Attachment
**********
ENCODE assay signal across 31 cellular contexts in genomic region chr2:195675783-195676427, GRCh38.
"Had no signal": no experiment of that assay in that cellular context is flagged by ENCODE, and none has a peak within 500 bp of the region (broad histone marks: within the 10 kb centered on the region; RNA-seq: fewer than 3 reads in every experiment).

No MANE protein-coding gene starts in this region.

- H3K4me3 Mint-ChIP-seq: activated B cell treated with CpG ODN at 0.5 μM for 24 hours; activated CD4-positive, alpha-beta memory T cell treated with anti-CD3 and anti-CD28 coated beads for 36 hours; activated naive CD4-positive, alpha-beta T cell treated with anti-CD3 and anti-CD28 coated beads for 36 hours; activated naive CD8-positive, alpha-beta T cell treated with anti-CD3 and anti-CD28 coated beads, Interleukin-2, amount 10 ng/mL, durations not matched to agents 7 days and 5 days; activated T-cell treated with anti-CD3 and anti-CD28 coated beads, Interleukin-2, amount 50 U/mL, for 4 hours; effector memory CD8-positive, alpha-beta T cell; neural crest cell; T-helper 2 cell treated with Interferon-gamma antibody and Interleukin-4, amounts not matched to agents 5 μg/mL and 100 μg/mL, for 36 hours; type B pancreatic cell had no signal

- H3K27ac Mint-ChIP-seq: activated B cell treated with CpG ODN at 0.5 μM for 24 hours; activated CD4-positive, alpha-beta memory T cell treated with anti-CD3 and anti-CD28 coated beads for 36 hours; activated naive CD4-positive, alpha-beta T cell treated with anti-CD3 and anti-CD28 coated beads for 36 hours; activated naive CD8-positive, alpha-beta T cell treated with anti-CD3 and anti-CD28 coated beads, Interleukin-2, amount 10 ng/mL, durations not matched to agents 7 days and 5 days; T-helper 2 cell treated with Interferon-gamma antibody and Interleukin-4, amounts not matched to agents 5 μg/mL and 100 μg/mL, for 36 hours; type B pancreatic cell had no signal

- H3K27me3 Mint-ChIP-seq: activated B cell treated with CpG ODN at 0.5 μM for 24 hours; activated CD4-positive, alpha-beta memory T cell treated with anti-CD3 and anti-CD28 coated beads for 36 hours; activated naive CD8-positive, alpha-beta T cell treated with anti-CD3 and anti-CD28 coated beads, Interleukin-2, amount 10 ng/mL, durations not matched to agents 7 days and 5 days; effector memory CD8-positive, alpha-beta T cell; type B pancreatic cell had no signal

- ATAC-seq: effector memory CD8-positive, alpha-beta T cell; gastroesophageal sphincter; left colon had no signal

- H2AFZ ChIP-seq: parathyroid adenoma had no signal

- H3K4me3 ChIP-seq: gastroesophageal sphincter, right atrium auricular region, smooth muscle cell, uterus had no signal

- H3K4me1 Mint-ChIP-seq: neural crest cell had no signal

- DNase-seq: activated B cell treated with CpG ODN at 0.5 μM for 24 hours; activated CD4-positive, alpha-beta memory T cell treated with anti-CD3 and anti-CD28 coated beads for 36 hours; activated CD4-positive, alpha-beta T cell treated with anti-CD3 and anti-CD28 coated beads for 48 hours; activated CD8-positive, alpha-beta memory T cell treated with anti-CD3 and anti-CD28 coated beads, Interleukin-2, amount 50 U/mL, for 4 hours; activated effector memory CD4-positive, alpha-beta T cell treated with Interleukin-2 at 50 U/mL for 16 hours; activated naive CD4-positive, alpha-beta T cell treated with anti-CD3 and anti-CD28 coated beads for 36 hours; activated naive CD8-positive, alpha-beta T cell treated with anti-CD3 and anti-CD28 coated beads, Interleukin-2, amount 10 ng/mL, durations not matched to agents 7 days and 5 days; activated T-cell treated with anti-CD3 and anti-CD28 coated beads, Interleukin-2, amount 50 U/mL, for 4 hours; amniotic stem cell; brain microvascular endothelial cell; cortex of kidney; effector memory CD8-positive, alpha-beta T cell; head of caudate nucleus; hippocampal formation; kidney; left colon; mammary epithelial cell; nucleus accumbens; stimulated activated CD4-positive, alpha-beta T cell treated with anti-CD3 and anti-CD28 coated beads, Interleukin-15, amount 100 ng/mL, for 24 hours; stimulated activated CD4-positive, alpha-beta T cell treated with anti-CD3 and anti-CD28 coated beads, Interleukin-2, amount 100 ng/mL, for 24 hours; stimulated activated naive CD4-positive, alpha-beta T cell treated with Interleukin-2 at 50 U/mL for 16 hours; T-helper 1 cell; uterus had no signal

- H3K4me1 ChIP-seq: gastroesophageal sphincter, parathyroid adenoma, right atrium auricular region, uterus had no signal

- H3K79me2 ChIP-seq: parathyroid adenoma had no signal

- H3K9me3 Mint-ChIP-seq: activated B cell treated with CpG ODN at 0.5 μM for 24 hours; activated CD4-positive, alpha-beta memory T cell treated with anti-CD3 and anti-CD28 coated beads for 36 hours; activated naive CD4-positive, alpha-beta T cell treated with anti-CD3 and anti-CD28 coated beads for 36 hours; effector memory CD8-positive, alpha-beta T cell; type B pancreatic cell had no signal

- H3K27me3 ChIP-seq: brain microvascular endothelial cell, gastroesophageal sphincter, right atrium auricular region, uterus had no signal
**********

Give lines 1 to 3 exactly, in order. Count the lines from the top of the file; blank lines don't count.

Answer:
ENCODE assay signal across 31 cellular contexts in genomic region chr2:195675783-195676427, GRCh38.
"Had no signal": no experiment of that assay in that cellular context is flagged by ENCODE, and none has a peak within 500 bp of the region (broad histone marks: within the 10 kb centered on the region; RNA-seq: fewer than 3 reads in every experiment).

No MANE protein-coding gene starts in this region.